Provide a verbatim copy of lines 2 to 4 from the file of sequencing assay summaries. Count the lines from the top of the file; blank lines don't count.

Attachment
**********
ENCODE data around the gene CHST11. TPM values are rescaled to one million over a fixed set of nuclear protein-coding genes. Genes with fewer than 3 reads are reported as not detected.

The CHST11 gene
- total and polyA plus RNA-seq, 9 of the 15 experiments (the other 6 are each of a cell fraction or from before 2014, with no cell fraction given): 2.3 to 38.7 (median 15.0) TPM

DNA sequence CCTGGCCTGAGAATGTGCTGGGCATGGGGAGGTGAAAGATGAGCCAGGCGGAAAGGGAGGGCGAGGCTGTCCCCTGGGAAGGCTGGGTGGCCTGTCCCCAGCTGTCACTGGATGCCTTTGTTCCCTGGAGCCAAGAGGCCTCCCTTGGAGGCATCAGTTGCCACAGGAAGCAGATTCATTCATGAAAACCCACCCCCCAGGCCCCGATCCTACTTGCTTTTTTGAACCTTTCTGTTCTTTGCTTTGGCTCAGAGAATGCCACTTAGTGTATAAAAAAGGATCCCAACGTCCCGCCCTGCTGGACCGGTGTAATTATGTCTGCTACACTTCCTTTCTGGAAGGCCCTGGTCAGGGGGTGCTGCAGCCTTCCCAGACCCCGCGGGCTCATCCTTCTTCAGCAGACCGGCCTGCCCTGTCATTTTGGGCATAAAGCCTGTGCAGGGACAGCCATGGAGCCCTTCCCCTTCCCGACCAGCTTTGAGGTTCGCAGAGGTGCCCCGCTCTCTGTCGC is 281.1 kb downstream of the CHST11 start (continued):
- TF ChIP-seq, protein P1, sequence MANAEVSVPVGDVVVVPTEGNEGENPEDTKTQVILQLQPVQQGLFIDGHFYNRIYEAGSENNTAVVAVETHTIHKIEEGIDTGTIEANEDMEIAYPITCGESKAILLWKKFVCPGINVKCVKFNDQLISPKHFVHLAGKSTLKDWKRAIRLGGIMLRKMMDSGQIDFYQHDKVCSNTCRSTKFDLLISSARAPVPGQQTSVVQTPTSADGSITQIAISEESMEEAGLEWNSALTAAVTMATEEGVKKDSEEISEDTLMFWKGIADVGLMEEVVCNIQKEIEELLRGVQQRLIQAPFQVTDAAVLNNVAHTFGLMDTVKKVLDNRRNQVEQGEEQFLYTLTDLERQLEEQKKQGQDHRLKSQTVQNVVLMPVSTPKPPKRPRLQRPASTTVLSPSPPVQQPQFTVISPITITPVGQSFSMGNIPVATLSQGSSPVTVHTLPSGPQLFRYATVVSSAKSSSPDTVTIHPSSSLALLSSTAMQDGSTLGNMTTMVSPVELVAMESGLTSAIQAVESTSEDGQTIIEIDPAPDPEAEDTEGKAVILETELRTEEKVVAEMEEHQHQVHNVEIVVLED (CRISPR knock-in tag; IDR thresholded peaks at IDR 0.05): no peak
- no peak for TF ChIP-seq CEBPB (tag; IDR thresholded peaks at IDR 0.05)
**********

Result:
The CHST11 gene
- total and polyA plus RNA-seq, 9 of the 15 experiments (the other 6 are each of a cell fraction or from before 2014, with no cell fraction given): 2.3 to 38.7 (median 15.0) TPM

DNA sequence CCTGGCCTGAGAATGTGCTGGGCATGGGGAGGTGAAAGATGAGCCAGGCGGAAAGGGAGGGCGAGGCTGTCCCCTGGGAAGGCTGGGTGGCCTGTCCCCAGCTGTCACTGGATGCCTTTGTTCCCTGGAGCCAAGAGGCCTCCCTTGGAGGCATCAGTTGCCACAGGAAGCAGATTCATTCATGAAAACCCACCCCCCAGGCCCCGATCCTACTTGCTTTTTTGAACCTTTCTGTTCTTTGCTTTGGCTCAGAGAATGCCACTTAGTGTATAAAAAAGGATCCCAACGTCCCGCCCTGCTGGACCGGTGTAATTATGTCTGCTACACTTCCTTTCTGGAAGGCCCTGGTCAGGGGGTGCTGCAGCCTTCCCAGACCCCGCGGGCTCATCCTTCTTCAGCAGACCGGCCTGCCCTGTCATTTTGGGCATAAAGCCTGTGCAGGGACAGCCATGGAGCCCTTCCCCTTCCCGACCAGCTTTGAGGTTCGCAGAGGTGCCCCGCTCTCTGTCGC is 281.1 kb downstream of the CHST11 start (continued):